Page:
PRP is an autologous concentration of platelets in a small volume of plasma, and contains many kinds of growth factors, such as PDGF, EGF, VEGF, and TGF-β etc. In 1998, Marx et al. reported that bone grafting with PRP stimulates ossification in patients with mandibular defects 1. Some reports described bone formation is stimulated [1] [2] [4] [8] , while other reports described there is no significant difference with use of PRP [5] [9] .

At the point of soft tissue, PRP is applied to dermatitis combustion, fat grafting, scar revision, and repair of tendon [3] [10] [11] . Rajabi et al. reported that injection of PRP on injured Achilles tendon, there was significant increase in number of fibroblast and cellular density and collagen deposition, whereas Venter et al. reported that use of PRP after deep burns leads to faster wound closure and thicker epidermis than control group [11] . From these reports, it is suggested that PRP leads to fast and better healing of soft tissue, which is similar to the results of our present study.

As we ranged over former studies, the research paper which clearly expressed the effect of PRP to oral mucosa, in vitro and/or in vivo studies in the maxillofacial fields was rarely seen. PRP is often used in clinical studies, such as application to periodontal wound healing [6] , alveolar bone healing after extraction [4] [12] [13] , etc. Dutta, et al. reported that they used PRP in empty extraction socket of impacted mandibular third molars, and has significant improvement in soft tissue healing and bone density in extraction sockets [12] . Gawai KT, et al. concluded that application PRP to extraction socket leads to significant improvement of the soft tissue healing, but there was no added benefit in late bone healing [13] .

In our study, the results demonstrated the presence of early inflammatory reactions and a rich fibrin network in the experimental group, which led to the formation of thick, vessel-rich granulation tissue. The findings of day-5 specimens showed remaining of granulation tissue on wider area were seen in control group. Meanwhile, the basement membrane regenerated in wider area in control groups, than in the experimental groups in day-7 specimens. Re-epithelializa- tions in the same period both in the control and experimental group lead

(a) (c)(b) (d)

Figure 5. Findings of H-E stain (a), (c) and Elastica van Gieson stain (b), (d) of day 5. The granulation tissue (shown in double-head arrows) over the bone defects in the experimental group (b), was thicker than that observed in the control group (d). Granulation tissue was not detected in the middle part of the bone defects in the control group (c), (d). Original magnification ×20. Scale bar; 500 μm.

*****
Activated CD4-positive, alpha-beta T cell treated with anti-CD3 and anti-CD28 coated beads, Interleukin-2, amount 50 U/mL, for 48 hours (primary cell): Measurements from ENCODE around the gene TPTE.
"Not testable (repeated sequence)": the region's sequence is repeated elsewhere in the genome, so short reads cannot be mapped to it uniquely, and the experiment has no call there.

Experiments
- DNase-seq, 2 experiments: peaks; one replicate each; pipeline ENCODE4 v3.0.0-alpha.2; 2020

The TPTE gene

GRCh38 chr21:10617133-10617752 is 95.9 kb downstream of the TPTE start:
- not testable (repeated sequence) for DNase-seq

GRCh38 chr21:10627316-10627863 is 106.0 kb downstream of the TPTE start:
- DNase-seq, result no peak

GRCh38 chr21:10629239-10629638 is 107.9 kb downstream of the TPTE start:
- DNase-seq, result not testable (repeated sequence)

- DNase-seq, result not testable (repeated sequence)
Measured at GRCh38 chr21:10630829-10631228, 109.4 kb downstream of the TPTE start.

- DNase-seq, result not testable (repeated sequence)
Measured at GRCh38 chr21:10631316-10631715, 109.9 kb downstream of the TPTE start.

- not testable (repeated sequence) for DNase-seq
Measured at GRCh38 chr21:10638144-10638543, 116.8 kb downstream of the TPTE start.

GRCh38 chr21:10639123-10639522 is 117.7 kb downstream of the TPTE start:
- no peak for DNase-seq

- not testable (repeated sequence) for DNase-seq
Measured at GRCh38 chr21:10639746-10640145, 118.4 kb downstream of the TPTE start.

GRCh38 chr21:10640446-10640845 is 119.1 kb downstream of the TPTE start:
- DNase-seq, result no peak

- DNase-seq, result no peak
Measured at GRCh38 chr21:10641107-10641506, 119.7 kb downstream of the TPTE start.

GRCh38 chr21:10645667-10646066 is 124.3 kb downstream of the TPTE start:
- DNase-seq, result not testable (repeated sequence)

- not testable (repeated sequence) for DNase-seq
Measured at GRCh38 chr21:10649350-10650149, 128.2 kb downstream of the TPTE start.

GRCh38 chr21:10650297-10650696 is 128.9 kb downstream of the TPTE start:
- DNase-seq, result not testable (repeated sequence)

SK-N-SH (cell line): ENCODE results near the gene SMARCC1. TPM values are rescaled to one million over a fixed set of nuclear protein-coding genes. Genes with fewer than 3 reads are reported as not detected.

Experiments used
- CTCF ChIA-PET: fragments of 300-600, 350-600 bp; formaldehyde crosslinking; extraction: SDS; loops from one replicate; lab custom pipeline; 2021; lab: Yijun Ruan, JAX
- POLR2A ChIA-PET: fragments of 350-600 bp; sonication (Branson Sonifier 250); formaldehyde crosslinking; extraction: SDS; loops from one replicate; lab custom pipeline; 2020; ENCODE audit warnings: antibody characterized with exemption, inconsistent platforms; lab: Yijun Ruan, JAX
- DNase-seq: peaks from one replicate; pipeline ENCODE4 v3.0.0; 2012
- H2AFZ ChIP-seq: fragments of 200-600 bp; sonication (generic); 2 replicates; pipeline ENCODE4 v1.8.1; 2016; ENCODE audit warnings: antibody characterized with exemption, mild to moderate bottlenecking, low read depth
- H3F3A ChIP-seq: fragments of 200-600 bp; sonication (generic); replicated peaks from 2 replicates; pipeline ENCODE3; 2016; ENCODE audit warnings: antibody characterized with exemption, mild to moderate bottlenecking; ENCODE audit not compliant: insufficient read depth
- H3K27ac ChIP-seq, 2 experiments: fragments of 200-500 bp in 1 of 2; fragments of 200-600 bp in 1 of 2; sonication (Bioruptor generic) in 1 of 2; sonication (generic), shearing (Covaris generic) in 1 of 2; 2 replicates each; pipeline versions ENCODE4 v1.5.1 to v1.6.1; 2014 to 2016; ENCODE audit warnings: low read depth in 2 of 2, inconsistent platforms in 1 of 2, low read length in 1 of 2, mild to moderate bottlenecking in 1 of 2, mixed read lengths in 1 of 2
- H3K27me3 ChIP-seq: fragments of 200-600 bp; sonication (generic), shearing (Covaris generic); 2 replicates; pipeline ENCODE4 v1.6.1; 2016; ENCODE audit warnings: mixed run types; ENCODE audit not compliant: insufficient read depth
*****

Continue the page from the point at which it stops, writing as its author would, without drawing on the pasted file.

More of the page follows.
(a) (c)(b) (d)

Figure 6. Findings of H-E stain (a), (c) and Type 4 collagen (b), (d) of day 7. Granulation tissue was seen in the bone defects in both the control group (a), (b) and experimental group (c), (d). Granulation tissue is shown in double head arrows (a), (c). The defects were covered with epithelium, and thick granulation layer was observed in the experimental group, although concavity was noted in the control group. The basement membrane (red arrows) regenerated in wider area in control groups (d), than in the experimental groups (b). Original magnification ×20 (a), (c) and ×40 (b), (d). Scale bar; 500 μm.

to excavation in bone defect area. From these results, formation of thick, vessel-rich granulation tissue in the early stage of healing may lead to better wound healing in experimental group than in control group, without excavation in bone defect area. Seppa et al. showed PDGF could lead fibroblasts to migrate into the clot, and induce their proliferation [14] . Our results may also support the rich PDGF of PRP stimulates early inflammatory reactions and formation of fibrin, which leads to wound healing stimulation.

One of the reasons of variety of results in PRP studies is high heterogeneity, and this leads to the different conclusions in many studies [15] [16] . In this study, we showed that the application of PRP stimulates wound healing in tooth extraction bone defects; however, the mode of action of the growth factors remains unclear. Therefore, PRP may confer some beneficial effects on the outcomes. This issue must be analyzed in further detail, for example, using standardized models to test its effectiveness in vivo as well as the regenerative effect with different biomaterials.

Conflicts of Interest

The authors declare that they have no conflicts of interest.

Funding

JSPS KAKENHI Grant Number 20791498, 23592983.

Conflicts of Interest

The authors declare no conflicts of interest.

Cite this paper

Niimi, K. , Yoshizawa, M. , Koyama, T. , Funayama, A. , Mikami, T. and Kobayashi, T. (2017) An Experimental Study on the Effects of Platelet Rich Plasma on the Wound Healing of Tooth Extraction-Related Bone Defects. Open Journal of Stomatology, 7, 327-335. doi: 10.4236/ojst.2017.78027.